Per the plan I started off quickly. Since I did a warm up swim earlier, I had no anxiety, no moments of having to catch my breath. I just felt strong and steady – I enjoyed this swim. Most of the swim was clear, and I wasn’t really bumped, kicked and shoved. Two races and two fairly clean swims. I can’t get used to this.
I soon was noticing different caps in our midst. I know not to lull me in to a false sense of “I am swimming to fast” based on that. I know I am a front-middle-of-the-packer with my swim.
As I swam I kept what I believed were strong strokes. I felt good – not over-kicking. I noticed the number of athletes in the water literally dragging the bottom third of their body. I know my form is far from perfect, but it is interesting to note the form of other athletes for me. It does help to make me aware of my form, sometimes.
After the first turn I felt like I was swimming such that I should head inside the buoys, and yet I actually had to keep a close watch as I actually swimming away from them. It felt almost strange – I had to push to keep the angle in towards the buoy line.
I enjoyed this swim. And it went quickly. In my brain I thought I had beaten 35 minutes. I was feeling good. And then I started to get out of the water and saw the clock – it had been 37 minutes. 37 minutes??? I felt deflated….I had felt like I did well. There went some hope of beating last year’s time. It was depending on a strong swim, especially since I am still rebuilding my run. It was hard to not let that get the better of me. I had to shake it off….up next was the bike, and I had a goal for that as well – to do better than last year. And that would take all of my focus.
T1 was quick – run up to my bike, helmet (with visor) on so no fiddling with sun glasses. Shoes on. Grab my bike. Stop for sunscreen and to the mount line. Off I went.
First thing I noticed when I started riding was my heart rate was high – 150’s. This never happens. However, my power was good. I opted to stick with the power, knowing my heart rate would settle. And it did – at around 15 minutes and over the next 10 minutes slowly settled down from the mid to low 140s. I may have let it go too long being elevated, but by mile 15 it was where it should be – low 140’s.
They had changed the course slightly due to construction, and it included a u-turn on Seaforth road – a narrow section. I can pull u-turns, but they are slow, so I knew I would unclip to pull it faster, which I did. It was here that I first saw Carlos, as well, which made me smile.
Left was my word for the day. I knew I had about 5 age group waves behind me so I did glance back before passing, and didn’t remain on the left for the most part like at Chattanooga, but I did also spend a lot of time passing people.
The bike course is a challenge, but a fun one. This is one where you don’t go by speed but power, heart rate and rate of perceived exertion. Last year this was the one race I didn’t hit 20 mph, and I knew I could do better.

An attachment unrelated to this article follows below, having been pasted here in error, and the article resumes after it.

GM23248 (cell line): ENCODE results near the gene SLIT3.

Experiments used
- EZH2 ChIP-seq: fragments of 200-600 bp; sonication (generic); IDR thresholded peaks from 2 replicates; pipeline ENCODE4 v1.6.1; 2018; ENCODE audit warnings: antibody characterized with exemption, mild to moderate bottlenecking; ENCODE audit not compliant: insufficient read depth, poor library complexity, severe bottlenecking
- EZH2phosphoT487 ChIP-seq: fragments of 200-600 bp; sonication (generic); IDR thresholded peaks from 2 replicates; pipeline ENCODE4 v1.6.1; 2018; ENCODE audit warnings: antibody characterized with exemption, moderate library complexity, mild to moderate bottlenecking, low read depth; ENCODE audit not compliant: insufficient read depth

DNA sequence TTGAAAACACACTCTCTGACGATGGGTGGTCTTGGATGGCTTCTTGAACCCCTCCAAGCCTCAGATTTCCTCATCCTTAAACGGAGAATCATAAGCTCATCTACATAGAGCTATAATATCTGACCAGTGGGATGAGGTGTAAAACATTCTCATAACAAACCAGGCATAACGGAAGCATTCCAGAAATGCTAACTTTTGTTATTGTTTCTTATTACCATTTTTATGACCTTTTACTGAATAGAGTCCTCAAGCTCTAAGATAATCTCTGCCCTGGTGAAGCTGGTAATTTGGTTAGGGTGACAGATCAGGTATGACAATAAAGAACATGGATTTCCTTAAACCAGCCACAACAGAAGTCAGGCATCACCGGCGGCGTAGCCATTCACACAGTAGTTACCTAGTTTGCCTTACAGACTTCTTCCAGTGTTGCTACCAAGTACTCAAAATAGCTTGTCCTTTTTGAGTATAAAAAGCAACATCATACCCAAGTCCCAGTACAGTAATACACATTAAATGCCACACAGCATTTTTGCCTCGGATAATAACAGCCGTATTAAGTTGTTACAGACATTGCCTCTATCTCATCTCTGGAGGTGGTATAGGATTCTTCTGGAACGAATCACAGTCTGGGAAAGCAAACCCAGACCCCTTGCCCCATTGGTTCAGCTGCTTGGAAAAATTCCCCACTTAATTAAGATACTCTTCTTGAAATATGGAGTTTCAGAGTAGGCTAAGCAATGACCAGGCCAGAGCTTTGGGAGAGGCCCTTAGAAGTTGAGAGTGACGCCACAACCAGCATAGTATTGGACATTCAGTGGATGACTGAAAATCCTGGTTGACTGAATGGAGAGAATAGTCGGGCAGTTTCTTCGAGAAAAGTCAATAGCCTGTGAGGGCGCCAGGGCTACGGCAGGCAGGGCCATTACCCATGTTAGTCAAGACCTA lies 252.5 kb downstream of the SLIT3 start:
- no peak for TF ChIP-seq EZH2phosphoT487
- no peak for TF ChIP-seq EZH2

The first 10-15 miles are slight, long hills and a great straight away as you cross Lake Jordan. You literally fly.
At about mile 15 or so I hit the head wind, and boy was it strong. I didn’t recall it from last year, but will remember it after this year. Yikes!
Lots of good rollers and fun (even with a head wind) through about mile 33 or so, and then there are some bigger descents and climbs that make for a challenging final 1/3 of the ride.
I had my nutrition plan and stuck with it, even a little ahead of schedule which is actually good. I know I can do this, and as my coach reminds me, I just need to fuel it.
Somewhere I saw Abby, and passed her. She looked great. Like I said, she is an amazing athlete, and a phenomenal swimmer. Due to illness she had no reserves so to speak, and was looking strong and kicking tail out there.
Twice I had to pass cars (on their right) who were stuck in the race, driving slowly, and hugging the center line. I really don’t know the protocol. In Chattanooga I passed a couple of hapless cars that got in to the race on the right as they hugged the shoulder, and a car or two I did pass on the left. In Raleigh the drivers had a command of knowing what to do – hugged that center line, drove VERY slowly leaving plenty of room behind the closest rider to them, and leaving me enough room to pass on the left ample room for me to zip left and pass any riders the car was trailing. In my mind I thought of it as “threading the needle” and was glad I practiced riding the white line on the road. I think if I ever got “caught” in a race as a driver of a vehicle, I would find the closest way to get off that road and reroute myself – it seems way too stressful of a thing to get stuck in a triathlon while driving a car.
I started to feel my efforts somewhere after mile 40, but didn’t worry. I knew I could do this, and kept my power, for the most part, up. However, with a net down-hill, there was some drop in power. I also reminded myself that I was comfortably uncomfortable…which is OK.
What amazes me about this course is that you are biking along for about 54 -55 miles or so and it is very rural. And then all of a sudden – hello – you are in downtown Raleigh getting ready to go in to transition. It really is that fast.
At mile 55 a little something happened – I threw up on my bike. As it down my elbow pads and down the frame – a fair amount. This really surprised me as I didn’t feel any GI distress at all. I think it was just the heat of the day starting to hit me. I wasn’t worried, and just knew it meant Coke, ice, and water were my main priorities once on the run: I needed to burp, cool my body, and remain hydrated.
I did take on a little more nutrition before heading in to transition. I really felt fine in terms of my stomach. I was feeling the heat, and was wondering what the run would hold for me. I kept reminding myself I can run strong, and that slow and strong are not always separate things.